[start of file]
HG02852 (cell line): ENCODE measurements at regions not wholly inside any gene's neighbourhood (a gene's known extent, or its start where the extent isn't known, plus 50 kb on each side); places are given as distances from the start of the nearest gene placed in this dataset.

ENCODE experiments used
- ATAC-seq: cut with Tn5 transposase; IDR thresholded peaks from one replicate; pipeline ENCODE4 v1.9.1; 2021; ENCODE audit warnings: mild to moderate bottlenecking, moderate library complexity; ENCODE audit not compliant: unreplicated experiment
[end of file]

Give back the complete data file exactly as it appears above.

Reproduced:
HG02852 (cell line): ENCODE measurements at regions not wholly inside any gene's neighbourhood (a gene's known extent, or its start where the extent isn't known, plus 50 kb on each side); places are given as distances from the start of the nearest gene placed in this dataset.

ENCODE experiments used
- ATAC-seq: cut with Tn5 transposase; IDR thresholded peaks from one replicate; pipeline ENCODE4 v1.9.1; 2021; ENCODE audit warnings: mild to moderate bottlenecking, moderate library complexity; ENCODE audit not compliant: unreplicated experiment